Democrat From Kentucky

Democrat from Kentucky
We promote fair and honest political discussion from all sides of the ideological spectrum While my own opinions and my contributors tend toward a more progressive view, that's not always the case. I ask people to comment freely and openly to promote fair discourse.
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Patriot Act: The Government Against Its People Saturday, December 10, 2005

The USA Patriot Act remains perhaps the most significant threat to the freedom of our citizens since McCarthy back in the 50s. Right now, while it doesn't look promising, there is hope to get this act started. The act was passed in response to 9//11 to make it easier for the government to investigate "terrorist activity.

The law severely restricts our rights as U.S. citizens. I plan on sending information to your Congressmen and Senators but unfortunately, it won't do much good. Fortunately, other Senators have said they will fillibuster the law. If they can hold this for just a little longer, the Patriot Act will go down. It's something that needs to be done for the protection of our country.

Here's a brief explanation from the Washington Post of some of what's involved:

The compromise bill would slightly change the provisions that allow FBI to obtain people's business records, including library records. Investigators would have to provide a judge with a "statement of facts" showing "reasonable grounds" to believe the records are relevant to an anti-terrorism investigation.

Another provision governs "national security letters," which are used by the FBI to demand customer records from businesses such as telephone companies, Internet providers and libraries. Recipients of such letters are required to keep the requests secret.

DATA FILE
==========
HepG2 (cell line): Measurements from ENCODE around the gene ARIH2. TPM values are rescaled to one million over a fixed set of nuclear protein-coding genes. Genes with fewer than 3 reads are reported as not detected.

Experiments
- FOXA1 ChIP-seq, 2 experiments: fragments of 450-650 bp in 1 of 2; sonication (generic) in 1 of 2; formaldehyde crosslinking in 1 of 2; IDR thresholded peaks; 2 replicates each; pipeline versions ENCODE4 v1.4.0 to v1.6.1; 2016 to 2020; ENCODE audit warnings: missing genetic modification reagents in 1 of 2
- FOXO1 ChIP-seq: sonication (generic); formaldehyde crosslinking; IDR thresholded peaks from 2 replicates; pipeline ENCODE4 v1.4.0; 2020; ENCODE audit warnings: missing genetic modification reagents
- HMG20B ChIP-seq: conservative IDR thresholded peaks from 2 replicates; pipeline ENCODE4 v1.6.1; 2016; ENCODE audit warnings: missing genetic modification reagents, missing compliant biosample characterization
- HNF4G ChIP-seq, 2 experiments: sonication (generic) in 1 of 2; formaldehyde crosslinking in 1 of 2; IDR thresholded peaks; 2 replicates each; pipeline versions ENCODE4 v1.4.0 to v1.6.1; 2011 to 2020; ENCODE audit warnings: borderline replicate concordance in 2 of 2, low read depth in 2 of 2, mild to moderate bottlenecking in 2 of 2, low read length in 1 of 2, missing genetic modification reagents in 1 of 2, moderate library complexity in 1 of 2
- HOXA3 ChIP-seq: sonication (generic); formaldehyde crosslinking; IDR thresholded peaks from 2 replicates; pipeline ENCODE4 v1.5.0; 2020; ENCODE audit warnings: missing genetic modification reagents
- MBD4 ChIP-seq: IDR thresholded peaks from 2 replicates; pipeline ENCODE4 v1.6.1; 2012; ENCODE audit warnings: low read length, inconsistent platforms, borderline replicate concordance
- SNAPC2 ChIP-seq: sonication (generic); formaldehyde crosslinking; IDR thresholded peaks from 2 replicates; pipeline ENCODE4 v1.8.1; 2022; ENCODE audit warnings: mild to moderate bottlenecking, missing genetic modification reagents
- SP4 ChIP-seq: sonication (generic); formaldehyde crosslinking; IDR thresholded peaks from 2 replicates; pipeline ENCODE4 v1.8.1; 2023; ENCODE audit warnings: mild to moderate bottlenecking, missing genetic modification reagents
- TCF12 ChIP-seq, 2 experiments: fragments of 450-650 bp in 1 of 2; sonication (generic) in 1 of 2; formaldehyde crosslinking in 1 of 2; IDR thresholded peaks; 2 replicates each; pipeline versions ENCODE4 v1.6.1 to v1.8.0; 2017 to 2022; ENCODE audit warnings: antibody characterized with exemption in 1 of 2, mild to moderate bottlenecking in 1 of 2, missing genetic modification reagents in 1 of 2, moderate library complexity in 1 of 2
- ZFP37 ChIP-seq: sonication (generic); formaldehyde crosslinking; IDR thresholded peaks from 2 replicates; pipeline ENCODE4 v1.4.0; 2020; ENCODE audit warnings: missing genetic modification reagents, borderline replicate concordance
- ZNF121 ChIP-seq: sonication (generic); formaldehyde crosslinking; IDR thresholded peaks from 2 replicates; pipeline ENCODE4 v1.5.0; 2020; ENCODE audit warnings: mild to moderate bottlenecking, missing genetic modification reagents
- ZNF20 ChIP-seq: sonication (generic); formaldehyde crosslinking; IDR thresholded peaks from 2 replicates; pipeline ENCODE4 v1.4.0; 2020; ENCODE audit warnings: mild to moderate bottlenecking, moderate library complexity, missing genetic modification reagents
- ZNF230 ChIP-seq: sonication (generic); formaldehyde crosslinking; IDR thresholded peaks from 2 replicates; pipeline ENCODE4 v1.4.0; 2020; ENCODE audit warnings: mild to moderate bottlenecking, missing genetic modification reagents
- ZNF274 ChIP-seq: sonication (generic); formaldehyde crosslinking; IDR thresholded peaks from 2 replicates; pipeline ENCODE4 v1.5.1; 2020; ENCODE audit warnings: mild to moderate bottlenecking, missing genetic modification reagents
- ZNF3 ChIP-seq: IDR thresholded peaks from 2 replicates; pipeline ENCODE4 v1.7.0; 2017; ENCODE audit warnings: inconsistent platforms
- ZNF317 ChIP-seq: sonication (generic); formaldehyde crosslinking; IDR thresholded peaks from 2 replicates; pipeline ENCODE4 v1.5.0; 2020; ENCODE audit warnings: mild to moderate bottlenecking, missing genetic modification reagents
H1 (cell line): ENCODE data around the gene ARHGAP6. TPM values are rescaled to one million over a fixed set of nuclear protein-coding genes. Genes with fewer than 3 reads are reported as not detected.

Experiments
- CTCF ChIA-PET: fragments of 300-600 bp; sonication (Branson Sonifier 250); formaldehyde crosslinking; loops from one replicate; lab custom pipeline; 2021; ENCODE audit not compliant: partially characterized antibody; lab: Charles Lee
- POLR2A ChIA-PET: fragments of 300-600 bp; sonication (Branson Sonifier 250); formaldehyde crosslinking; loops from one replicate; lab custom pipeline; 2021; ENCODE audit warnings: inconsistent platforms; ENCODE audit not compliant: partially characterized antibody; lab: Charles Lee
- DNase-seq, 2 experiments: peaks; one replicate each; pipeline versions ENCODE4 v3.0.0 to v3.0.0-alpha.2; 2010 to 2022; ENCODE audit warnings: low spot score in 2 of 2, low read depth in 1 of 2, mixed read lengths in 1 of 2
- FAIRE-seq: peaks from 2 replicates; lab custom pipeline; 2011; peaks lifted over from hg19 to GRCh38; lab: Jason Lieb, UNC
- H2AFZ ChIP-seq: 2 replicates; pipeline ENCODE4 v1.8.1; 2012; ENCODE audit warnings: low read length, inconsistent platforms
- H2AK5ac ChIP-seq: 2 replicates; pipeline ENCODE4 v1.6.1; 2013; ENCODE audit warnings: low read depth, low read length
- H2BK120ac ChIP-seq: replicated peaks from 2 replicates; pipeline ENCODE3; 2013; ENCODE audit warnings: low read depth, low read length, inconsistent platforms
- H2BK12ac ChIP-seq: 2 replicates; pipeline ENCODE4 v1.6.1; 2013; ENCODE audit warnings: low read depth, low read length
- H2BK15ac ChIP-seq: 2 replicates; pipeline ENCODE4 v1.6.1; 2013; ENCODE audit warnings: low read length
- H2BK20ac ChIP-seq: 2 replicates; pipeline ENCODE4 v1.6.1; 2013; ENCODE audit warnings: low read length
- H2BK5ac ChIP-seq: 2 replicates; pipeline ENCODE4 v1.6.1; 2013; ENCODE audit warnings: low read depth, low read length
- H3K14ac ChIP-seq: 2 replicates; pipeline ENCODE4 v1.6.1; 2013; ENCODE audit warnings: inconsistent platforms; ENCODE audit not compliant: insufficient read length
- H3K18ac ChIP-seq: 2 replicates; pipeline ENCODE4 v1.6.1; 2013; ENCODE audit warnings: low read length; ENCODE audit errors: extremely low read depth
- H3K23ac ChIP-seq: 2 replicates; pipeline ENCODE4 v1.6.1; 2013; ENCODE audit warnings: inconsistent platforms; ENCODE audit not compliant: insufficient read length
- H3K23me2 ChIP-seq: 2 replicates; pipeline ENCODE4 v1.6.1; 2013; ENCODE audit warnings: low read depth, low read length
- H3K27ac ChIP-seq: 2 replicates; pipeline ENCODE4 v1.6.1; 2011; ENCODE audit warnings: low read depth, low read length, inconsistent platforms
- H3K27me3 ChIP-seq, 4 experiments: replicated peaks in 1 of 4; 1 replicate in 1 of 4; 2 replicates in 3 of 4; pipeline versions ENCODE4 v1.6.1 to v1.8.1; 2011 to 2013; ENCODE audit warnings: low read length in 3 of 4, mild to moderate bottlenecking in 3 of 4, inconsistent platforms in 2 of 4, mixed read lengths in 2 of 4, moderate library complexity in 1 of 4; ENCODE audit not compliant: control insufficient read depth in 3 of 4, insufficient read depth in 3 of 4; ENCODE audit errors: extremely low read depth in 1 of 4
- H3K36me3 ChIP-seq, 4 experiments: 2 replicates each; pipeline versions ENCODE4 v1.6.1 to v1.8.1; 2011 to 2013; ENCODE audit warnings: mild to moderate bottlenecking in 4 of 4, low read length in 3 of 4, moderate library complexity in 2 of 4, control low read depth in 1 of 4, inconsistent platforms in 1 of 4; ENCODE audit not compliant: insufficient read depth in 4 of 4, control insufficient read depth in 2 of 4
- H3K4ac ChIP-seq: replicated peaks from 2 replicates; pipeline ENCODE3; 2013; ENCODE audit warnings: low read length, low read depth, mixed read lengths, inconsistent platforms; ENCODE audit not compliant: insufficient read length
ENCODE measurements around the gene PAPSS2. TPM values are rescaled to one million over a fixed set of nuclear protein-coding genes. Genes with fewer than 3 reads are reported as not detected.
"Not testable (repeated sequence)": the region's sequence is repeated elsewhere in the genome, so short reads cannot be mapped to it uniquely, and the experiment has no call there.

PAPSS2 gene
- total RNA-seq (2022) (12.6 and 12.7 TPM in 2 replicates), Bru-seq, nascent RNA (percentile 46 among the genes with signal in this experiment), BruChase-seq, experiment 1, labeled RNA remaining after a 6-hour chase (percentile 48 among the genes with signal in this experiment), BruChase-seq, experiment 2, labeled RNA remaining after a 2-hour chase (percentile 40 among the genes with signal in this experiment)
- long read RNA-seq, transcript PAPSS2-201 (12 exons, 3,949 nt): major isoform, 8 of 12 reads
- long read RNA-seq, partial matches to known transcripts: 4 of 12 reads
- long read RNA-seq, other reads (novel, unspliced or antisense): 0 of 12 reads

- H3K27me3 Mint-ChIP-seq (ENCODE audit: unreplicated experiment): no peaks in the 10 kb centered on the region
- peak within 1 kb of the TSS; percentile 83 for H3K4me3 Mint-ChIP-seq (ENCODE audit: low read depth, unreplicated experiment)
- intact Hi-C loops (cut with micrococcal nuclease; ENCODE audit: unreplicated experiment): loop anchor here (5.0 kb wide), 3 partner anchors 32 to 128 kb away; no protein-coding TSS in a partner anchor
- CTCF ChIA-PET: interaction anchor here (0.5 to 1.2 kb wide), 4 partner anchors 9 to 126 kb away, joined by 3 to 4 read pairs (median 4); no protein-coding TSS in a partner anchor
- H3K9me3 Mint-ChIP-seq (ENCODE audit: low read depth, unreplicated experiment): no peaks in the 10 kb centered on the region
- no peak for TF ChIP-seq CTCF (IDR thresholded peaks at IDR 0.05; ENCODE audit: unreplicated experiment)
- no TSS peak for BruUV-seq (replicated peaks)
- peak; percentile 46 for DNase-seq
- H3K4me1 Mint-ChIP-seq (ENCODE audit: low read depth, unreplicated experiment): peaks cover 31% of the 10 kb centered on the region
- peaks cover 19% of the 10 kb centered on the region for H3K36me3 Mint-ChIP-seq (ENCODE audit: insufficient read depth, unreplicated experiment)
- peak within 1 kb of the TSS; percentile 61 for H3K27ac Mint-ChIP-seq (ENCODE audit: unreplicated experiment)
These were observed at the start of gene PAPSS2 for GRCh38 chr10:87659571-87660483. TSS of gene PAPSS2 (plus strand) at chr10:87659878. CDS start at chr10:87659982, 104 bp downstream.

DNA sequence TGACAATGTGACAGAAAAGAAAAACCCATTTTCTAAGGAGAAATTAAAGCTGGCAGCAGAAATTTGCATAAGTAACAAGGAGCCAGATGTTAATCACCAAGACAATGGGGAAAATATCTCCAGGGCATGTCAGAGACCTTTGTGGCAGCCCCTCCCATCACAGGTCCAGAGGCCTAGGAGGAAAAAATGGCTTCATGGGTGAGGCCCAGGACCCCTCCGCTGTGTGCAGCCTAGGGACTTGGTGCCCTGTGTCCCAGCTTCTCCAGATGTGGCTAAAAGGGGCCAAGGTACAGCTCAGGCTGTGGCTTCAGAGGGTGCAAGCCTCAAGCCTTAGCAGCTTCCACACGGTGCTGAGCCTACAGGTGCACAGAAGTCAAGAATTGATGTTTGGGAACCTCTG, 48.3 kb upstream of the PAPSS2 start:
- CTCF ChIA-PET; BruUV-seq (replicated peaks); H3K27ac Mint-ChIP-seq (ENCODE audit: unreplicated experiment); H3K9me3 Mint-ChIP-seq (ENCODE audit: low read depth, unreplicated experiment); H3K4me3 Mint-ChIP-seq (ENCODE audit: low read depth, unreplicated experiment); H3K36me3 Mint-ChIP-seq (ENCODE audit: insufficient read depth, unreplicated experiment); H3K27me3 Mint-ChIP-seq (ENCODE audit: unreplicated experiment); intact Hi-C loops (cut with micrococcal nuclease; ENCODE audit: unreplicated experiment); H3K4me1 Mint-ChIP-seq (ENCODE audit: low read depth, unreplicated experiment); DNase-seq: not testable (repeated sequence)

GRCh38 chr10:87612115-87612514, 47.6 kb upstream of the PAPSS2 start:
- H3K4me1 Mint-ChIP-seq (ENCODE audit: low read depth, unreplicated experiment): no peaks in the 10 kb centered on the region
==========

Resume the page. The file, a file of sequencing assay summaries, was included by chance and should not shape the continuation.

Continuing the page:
The new legislation would explicitly give businesses that receive such letters the right to challenge them in court, but critics say the process is set up in such a way that the government will nearly always prevail. There is also no provision for notifying the individual whose records are being targeted.

As part of the compromise, lawmakers dropped a provision that would have made it a crime punishable by a year in prison to disclose receipt of a national security letter. But the deal retains a five-year prison term if the disclosure is aimed at obstructing an investigation.

Leahy and others strongly oppose provisions instructing judges to presume that federal agents should obtain records unless the targeted person can show that the government acted in bad faith. Kennedy called the targeted person's opportunity to challenge a search "arguably worse than nothing."

As Lindsay Beyerstein points out over at MajikThise, there's still a chance to stop this but you need to do what you can now.

posted by Stithmeister @ 12:43 PM

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Location: Harrodsburg, Kentucky, United States

I'm currently working in the telecomm industry but one of my passions is still politics.

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